spaceSpace and Physics

A Crack Opened In Earth’s Magnetic Field And Stayed Open For 14 Hours

What did it let in or out?


Katy Evans

Katy is Managing Editor at IFLScience where she oversees editorial content from News articles to Features, and even occasionally writes some.

Managing Editor

A great sweeping green aurora in the sky across an icy landscape
The closer to the Poles the better the auroras. Image credit: John a Davis/

On Thursday, a crack opened in Earth’s magnetic field and stayed open for nearly 14 hours, allowing Vecna and his minions through from the Upside Down. OK, perhaps not that last bit, but it did allow some powerful solar winds to pour through the hole, creating a geomagnetic storm that sparked some pretty epic aurora.

The crack in the magnet field was created by a rare phenomenon called a co-rotating interaction region (CIR) from the Sun. CIRs are large-scale plasma structures generated in the low and mid-latitude regions of the heliosphere – the region surrounding the Sun that includes the solar magnetic field and the solar winds – when fast and slow-moving streams of solar wind interact.


Like coronal mass ejections (CMEs), CIRs get flung out from the Sun towards Earth and can contain shockwaves and compressed magnetic fields that cause stormy space weather, which usually presents itself to us as pretty aurorae.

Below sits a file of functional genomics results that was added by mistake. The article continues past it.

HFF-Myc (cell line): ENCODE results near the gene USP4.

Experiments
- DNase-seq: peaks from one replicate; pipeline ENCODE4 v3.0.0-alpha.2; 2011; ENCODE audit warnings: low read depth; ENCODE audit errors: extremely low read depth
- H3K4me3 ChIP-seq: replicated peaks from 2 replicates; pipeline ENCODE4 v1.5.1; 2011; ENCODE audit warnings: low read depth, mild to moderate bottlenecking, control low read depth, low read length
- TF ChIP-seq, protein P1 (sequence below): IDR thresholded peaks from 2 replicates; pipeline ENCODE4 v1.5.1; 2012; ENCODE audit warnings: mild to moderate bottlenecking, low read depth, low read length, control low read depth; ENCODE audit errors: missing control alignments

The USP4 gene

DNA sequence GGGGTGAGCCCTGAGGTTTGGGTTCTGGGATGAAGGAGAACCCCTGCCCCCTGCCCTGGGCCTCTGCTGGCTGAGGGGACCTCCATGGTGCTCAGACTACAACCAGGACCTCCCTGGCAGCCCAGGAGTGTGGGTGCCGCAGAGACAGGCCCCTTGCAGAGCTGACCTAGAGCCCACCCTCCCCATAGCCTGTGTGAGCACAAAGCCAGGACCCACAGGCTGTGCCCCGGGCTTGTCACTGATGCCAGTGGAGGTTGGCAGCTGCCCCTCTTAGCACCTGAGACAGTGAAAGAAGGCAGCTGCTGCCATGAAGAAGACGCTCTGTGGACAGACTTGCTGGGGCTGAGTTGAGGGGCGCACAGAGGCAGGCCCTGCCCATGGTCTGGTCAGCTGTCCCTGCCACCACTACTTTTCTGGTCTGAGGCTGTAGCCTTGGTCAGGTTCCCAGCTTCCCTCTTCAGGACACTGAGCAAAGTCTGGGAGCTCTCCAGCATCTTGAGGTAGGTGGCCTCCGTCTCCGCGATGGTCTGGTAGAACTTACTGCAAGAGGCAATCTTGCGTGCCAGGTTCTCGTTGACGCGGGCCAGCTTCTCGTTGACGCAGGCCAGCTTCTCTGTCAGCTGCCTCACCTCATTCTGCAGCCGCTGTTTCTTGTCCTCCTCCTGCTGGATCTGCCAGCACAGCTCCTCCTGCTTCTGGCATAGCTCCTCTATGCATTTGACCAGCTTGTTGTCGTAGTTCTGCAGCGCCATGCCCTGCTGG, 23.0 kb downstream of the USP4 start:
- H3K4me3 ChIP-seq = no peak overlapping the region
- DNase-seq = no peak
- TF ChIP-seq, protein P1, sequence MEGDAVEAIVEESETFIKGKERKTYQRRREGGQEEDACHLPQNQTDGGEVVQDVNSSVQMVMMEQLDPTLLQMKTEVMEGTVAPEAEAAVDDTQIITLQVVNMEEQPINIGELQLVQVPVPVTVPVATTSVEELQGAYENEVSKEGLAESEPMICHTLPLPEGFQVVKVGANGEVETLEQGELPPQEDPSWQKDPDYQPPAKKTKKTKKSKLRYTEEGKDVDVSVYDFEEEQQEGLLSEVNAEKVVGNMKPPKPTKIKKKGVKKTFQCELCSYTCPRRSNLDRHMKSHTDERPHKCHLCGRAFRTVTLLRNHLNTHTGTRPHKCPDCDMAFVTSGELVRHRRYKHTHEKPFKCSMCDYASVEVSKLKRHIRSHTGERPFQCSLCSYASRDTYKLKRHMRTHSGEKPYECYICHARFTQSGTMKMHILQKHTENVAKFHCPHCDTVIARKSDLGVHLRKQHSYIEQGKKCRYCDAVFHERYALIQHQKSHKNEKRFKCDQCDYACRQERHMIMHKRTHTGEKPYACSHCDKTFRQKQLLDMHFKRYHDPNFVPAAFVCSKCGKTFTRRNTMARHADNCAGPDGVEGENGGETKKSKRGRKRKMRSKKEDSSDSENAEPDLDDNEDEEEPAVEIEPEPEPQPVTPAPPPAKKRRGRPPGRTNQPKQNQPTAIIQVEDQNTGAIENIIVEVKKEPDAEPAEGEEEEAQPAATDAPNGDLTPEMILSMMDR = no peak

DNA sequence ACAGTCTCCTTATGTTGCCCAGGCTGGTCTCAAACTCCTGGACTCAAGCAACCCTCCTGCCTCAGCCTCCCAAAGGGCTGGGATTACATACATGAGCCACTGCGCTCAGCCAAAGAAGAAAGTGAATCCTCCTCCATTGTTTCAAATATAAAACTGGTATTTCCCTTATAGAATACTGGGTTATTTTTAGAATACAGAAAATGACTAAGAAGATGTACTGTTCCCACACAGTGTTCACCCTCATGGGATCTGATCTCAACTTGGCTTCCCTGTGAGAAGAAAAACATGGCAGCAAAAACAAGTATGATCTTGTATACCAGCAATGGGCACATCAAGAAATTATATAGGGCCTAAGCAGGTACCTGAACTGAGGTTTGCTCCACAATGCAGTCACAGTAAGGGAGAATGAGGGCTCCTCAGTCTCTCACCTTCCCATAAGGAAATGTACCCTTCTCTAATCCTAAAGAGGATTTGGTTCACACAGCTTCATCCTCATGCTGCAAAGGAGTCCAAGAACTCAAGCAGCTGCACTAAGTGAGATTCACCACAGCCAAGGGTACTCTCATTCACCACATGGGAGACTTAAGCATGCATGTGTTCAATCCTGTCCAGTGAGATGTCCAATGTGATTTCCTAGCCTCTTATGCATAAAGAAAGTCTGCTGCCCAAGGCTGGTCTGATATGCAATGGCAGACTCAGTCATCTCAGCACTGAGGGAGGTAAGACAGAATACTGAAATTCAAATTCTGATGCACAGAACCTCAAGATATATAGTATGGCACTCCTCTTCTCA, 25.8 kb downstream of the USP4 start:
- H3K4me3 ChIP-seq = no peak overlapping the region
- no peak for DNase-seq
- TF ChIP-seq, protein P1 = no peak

This one hit Earth’s magnetic field in the early hours of July 7 and caused a long-lasting G1-class geomagnetic storm. National Oceanic and Atmospheric Administration (NOAA) analysts suspect a CME was embedded in the solar wind ahead of the CIR, reports. 

Don't worry, cracks in Earth's magnetic field are normal. The magnetic field acts as a shield to protect us from solar storms spat out by the Sun. It was thought they opened and closed relatively quickly but now we know they can stay open for hours.

"We've discovered that our magnetic shield is drafty, like a house with a window stuck open during a storm," said Harald Frey, lead author of a study on this discovery back in 2003.


"The house deflects most of the storm, but the couch is ruined. Similarly, our magnetic shield takes the brunt of space storms, but some energy slips through its cracks, sometimes enough to cause problems with satellites, radio communication, and power systems."

There doesn't seem to have been any radio blackouts or power outages this time but we have been treated to some gorgeous northern lights across Canada and the US.

The Sun is gearing up towards its most active period in the solar cycle (July 2025) and is already unusually active quite early. Your chances of spotting aurora are already pretty good right now but they're just going to get better and better over the next three years.  


spaceSpace and Physics
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